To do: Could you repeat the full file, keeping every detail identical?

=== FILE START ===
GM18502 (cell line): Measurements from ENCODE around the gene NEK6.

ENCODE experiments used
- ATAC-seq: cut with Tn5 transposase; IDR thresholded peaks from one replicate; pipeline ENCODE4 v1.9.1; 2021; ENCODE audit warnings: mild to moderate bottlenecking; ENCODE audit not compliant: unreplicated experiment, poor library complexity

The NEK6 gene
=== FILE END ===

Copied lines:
GM18502 (cell line): Measurements from ENCODE around the gene NEK6.

ENCODE experiments used
- ATAC-seq: cut with Tn5 transposase; IDR thresholded peaks from one replicate; pipeline ENCODE4 v1.9.1; 2021; ENCODE audit warnings: mild to moderate bottlenecking; ENCODE audit not compliant: unreplicated experiment, poor library complexity

The NEK6 gene